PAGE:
Publication number | US7647239 B2 |
Publication type | Grant |
Application number | US 10/938,449 |
Publication date | Jan 12, 2010 |
Filing date | Sep 10, 2004 |
Priority date | Sep 12, 2003 |
Fee status | Paid |
Also published as | US20050015284 |
Publication number | 10938449, 938449, US 7647239 B2, US 7647239B2, US-B2-7647239, US7647239 B2, US7647239B2 |
Inventors | Edward Macdonald |
Original Assignee | Edward A. Macdonald |
Export Citation | BiBTeX, EndNote, RefMan |
Patent Citations (17), Non-Patent Citations (3), Referenced by (1), Classifications (17), Legal Events (6) | |
External Links: USPTO, USPTO Assignment, Espacenet | |
This application claims priority to U.S. Provisional Application 60/502,694 filed on Sep. 12, 2003, and entitled SMOOTHING OF THE DISCOUNT RATE FOR PENSION PLANS AND ACTUARIAL VALUATIONS, which is incorporated herein by reference.
The present invention is related to the funding of pension plans. More particularly, the present invention is related to the computation of employer liabilities and the resulting contributions that are required to be made for the pension plans according to actuarial valuations involving use of a smoothed discount rate.
The assumed long-term discount rate is the interest rate used to determine the liabilities of a defined benefit retirement system (system) or pension plan. The assumed long-term discount rate is known by various terms including the investment return assumption and is the rate that is used to adjust a series of future payments to reflect the time value of money. The assumed long-term discount rate is the rate of investment return, typically on an annual basis, that an actuary believes the system will earn in the market on average over a long period of time, such as 30 or 40 years. The assumed long-term discount rate along with application of a funding method and other actuarial assumptions allows for a calculation of liabilities and the determination of what an employer's periodic contribution to the pension plan must be. The goal is to fund promised benefits at some point in the future by making contributions that will earn a return on investment up to that future time. The higher the assumed long-term discount rate is, the lower the liabilities are of a system and the lower the periodic employer contributions are that are required to fund the system.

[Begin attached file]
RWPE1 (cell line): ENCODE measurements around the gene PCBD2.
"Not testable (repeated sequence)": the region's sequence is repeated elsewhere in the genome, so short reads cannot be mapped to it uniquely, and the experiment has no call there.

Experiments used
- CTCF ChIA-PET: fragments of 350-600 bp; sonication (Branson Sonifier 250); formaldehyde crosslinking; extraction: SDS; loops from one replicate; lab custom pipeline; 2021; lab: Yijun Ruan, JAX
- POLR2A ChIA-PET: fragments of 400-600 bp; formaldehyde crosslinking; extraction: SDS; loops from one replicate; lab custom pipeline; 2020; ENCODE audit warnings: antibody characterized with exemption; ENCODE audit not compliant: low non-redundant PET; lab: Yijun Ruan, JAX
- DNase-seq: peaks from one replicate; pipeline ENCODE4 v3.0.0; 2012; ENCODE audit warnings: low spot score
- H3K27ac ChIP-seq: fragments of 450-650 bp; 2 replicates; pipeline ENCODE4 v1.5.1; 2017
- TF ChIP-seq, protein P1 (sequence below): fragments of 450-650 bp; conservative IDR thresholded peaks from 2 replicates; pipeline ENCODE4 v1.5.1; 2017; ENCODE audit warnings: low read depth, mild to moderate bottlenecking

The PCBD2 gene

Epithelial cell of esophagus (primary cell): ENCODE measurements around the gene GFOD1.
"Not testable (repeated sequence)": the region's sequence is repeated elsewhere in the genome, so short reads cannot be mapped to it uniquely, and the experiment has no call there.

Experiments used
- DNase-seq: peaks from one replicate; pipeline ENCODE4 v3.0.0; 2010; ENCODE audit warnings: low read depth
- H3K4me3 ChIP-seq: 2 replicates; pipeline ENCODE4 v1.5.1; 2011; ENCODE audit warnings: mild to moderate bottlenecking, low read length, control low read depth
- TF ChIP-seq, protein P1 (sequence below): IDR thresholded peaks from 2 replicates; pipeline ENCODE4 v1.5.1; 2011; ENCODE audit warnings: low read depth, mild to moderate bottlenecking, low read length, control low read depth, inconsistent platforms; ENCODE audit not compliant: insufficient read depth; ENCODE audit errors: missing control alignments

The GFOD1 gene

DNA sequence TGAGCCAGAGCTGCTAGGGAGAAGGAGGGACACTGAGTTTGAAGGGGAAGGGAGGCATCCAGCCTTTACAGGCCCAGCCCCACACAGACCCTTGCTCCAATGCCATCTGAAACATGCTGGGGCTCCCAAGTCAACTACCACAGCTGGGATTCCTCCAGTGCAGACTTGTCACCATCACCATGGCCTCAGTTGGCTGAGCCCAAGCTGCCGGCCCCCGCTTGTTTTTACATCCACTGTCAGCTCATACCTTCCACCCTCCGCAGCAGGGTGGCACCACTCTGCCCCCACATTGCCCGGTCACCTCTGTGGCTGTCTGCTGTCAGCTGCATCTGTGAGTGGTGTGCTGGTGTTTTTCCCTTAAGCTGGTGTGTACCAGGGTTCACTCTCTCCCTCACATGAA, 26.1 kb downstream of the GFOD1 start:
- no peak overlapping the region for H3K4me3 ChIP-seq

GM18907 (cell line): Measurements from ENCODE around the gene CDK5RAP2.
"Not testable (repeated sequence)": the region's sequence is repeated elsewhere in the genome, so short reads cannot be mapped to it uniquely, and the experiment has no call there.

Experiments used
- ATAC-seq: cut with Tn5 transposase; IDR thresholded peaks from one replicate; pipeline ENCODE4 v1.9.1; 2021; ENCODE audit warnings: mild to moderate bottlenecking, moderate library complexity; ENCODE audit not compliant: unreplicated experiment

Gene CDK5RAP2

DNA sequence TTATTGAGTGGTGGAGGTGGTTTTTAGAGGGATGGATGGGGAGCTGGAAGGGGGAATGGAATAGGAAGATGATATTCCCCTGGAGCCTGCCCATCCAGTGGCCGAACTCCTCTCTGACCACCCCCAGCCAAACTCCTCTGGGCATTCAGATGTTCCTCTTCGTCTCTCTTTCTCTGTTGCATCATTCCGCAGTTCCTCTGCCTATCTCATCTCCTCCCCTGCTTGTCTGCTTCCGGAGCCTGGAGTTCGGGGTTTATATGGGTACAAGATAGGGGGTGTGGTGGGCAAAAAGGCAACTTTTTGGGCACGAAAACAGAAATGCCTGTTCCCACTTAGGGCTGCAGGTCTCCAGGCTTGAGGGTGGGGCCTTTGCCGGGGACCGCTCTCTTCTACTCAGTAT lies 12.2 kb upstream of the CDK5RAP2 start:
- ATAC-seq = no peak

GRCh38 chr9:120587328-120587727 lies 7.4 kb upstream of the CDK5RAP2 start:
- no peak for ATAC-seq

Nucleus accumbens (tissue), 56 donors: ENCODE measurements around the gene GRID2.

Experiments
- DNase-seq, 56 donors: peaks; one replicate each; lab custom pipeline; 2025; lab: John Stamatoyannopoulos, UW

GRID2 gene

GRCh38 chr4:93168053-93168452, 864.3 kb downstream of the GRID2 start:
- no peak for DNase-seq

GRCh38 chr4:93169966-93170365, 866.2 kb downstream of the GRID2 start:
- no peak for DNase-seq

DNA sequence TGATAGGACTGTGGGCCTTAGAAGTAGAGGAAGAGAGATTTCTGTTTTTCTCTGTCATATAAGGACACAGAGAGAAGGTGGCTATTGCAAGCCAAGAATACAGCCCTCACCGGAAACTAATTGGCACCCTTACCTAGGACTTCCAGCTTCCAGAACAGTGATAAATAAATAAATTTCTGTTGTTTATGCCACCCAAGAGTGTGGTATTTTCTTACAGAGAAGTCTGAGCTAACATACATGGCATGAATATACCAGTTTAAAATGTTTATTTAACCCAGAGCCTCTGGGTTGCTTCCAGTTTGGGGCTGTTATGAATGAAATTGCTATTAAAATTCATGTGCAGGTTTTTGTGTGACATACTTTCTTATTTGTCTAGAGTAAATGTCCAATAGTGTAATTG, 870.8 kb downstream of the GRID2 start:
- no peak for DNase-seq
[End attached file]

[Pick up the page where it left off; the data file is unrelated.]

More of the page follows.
The actuary will take into consideration the investment allocation of the system when selecting a long-term discount rate to be assumed for the system. Generally, the higher the equity exposure of a system, the higher the assumed long-term discount rate will be. Conversely, a system that has a higher fixed income or bond exposure will likely have a lower assumed long-term discount rate.